Think of your courageous aggressiveness as a coat of armor. There are times you want to wear this armor. There are times when you are at war. In war, you need your armor. You need to compartmentalize and have a laser focus. When you are fighting a battle, you are fighting for your survival. When you are in danger, armor up.
But you might not need that armor as much as you think. Perhaps your emotions aren't the monsters you make them out to be.
If you always walked around in your armor, that would not make sense. If you wore your armor to your local coffee shop or while going grocery shopping, you'd get weird looks. You wear armor only when you are going to fight.
This doesn't mean you don't act with calmness. Going into fight or flight mode during a battle could lead to your death. Staying calm amidst your enemy is a key to success in warfare. 'Slow is smooth, smooth is fast' is a common saying among soldiers because slowing down and being thoughtful means you don't rush your actions. You can fall back to your training.
Do not fear your feelings. They are not weaknesses.
Feelings are clues to your beliefs and your existence.
Connecting to and interacting with your feelings is essential for maturity.
There are times to listen to your pain. It's a sign something more profound is happening.
There are times to quiet your fear and choose fortitude. It's time for action.
There are times to honor your fear and avoid danger. You aren't invincible.
There are times to sit in sadness. You can't outrun grief by ignoring it.
There are times to revel in your feelings of joy. Give yourself permission to celebrate!
There are times to explore with curiosity the trepidation of your dreams. You belong, and your vision requires courage.
Train yourself to pay attention to your feelings.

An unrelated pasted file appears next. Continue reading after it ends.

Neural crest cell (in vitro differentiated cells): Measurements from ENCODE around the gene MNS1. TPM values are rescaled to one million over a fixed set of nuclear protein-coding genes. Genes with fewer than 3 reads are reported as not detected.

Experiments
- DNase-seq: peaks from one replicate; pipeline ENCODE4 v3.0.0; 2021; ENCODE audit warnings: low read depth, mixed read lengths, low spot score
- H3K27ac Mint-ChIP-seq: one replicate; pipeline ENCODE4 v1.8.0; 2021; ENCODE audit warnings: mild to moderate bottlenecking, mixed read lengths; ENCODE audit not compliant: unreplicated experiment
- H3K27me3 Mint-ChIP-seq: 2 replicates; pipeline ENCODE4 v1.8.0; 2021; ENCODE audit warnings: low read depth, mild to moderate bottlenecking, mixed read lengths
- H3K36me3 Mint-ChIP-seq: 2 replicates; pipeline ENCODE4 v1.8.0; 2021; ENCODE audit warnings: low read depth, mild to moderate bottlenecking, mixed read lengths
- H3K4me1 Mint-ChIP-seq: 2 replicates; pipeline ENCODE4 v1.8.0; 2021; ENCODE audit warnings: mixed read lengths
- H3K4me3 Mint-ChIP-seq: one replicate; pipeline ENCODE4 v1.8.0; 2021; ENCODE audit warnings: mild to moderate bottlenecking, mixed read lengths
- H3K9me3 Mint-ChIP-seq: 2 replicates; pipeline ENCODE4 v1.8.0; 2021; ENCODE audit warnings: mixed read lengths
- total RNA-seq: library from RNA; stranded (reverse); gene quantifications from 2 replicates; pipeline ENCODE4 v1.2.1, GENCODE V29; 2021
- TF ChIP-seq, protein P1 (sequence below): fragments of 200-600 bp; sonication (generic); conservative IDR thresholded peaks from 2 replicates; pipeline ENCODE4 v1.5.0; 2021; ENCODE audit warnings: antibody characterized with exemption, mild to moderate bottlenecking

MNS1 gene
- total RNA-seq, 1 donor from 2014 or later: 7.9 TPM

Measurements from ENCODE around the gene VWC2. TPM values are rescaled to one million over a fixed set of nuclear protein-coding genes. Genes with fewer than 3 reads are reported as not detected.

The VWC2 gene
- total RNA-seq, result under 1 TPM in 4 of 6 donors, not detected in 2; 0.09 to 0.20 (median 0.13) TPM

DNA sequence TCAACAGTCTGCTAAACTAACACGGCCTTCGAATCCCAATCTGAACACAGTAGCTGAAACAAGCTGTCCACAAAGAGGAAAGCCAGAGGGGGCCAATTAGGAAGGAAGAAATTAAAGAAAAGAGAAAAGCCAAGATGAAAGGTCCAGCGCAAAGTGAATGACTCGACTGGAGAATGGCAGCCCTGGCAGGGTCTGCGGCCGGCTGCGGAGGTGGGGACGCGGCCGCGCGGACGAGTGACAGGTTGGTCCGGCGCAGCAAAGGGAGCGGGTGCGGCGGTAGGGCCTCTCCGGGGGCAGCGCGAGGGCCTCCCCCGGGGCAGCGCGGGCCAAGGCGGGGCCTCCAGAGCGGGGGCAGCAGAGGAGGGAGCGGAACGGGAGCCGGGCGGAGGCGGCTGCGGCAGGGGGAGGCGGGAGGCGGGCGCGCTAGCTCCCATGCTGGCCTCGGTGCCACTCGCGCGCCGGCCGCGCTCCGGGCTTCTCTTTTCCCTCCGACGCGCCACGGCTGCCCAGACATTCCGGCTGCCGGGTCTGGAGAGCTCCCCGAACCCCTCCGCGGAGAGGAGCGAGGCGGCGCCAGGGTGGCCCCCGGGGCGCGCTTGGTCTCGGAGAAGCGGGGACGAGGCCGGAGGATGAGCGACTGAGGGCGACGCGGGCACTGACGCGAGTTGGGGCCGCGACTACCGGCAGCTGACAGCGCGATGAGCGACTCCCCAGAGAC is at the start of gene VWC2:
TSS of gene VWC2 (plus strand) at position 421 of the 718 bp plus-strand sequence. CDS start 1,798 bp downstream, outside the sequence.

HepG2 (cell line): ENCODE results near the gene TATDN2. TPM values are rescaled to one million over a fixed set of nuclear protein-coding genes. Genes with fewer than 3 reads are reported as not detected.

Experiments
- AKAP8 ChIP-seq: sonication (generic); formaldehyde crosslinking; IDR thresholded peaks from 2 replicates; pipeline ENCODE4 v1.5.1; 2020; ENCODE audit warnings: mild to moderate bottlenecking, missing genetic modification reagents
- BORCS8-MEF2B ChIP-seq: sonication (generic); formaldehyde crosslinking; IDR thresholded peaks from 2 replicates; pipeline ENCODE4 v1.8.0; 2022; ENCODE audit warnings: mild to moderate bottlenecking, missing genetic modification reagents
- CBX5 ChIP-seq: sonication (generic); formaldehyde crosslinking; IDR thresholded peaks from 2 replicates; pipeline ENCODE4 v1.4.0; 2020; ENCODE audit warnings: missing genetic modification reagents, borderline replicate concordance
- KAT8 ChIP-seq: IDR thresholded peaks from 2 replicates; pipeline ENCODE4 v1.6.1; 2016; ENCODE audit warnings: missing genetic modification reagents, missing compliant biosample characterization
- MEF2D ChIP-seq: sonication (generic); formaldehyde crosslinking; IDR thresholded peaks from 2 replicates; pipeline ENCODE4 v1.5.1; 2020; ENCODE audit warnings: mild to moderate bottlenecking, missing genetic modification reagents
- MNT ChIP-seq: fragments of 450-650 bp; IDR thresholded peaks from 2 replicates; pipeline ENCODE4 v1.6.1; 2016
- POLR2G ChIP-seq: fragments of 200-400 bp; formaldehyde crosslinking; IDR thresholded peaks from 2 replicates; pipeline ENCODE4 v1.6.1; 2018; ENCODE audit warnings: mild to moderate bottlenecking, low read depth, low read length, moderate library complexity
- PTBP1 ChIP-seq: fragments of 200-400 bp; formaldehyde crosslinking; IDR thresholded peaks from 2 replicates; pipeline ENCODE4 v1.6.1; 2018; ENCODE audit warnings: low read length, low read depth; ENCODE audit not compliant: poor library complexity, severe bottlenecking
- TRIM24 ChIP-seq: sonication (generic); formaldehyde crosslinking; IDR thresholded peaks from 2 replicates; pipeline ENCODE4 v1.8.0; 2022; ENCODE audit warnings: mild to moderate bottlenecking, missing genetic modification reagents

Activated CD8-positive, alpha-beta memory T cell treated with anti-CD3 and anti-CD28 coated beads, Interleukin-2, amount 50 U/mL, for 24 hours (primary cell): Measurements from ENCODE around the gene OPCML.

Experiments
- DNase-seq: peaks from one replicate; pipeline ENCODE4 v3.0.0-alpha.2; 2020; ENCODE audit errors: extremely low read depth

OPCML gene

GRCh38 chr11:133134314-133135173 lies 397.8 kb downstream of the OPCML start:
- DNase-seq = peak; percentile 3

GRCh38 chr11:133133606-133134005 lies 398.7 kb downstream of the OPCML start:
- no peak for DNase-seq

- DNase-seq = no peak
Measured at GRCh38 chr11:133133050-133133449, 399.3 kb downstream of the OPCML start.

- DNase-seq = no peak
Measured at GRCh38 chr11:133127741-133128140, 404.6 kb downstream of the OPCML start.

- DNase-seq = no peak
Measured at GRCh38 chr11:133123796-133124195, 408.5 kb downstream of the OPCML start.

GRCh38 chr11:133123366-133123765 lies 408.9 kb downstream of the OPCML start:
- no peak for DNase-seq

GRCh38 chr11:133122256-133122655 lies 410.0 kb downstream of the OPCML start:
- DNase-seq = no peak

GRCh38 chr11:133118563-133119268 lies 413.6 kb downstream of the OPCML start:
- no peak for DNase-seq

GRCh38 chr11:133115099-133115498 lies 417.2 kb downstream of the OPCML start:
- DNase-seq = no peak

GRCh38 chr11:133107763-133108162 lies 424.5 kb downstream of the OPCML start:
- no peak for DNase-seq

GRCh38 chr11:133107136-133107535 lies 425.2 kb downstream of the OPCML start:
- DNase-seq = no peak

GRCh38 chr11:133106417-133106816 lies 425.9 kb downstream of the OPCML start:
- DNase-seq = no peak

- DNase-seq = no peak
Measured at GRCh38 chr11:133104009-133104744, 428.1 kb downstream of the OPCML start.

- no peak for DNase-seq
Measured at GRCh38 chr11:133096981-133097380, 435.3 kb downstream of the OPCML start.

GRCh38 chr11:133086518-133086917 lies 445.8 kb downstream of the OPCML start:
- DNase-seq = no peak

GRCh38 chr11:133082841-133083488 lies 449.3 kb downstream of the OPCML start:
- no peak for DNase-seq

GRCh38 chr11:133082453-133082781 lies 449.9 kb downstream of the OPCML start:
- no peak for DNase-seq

Train yourself to feel deeply and to take action on what matters most.
Train yourself to think carefully and not let your feelings define your reality.
Train yourself to talk about how you feel.
Train yourself to listen with compassion for others' feelings.
The meaning you give your feelings is what matters.
"I cannot make good choices unless I develop a mature and prudent conscience that gives me an accurate account of my motives, my intentions, and my moral acts. The word to be stressed here is mature. An infant, not having a conscience, is guided in its 'decisions' by the attitude of somebody else. The immature conscience is one that bases its judgments partly, or even entirely, on the way other people seem to be disposed toward its decisions...Even when the immature conscience is not entirely dominated by people outside itself, it nevertheless acts only as a representative of some other conscience. The immature conscience is not its own master."
Thomas Merton, No Man Is an Island
"Change from the inside out involves a gradual shift away from self-protective relating to strongly loving involvement. And in order to make that change, we must feel our disappointment as a longing person and face the sin in our heart that results in a commitment to self-protection."
Larry Crabb, Inside Out
In what situations do I hide from my thoughts and feelings?
What experience am I avoiding because of some sort of fear? What am I doing about the fear? How can I step out with courage?
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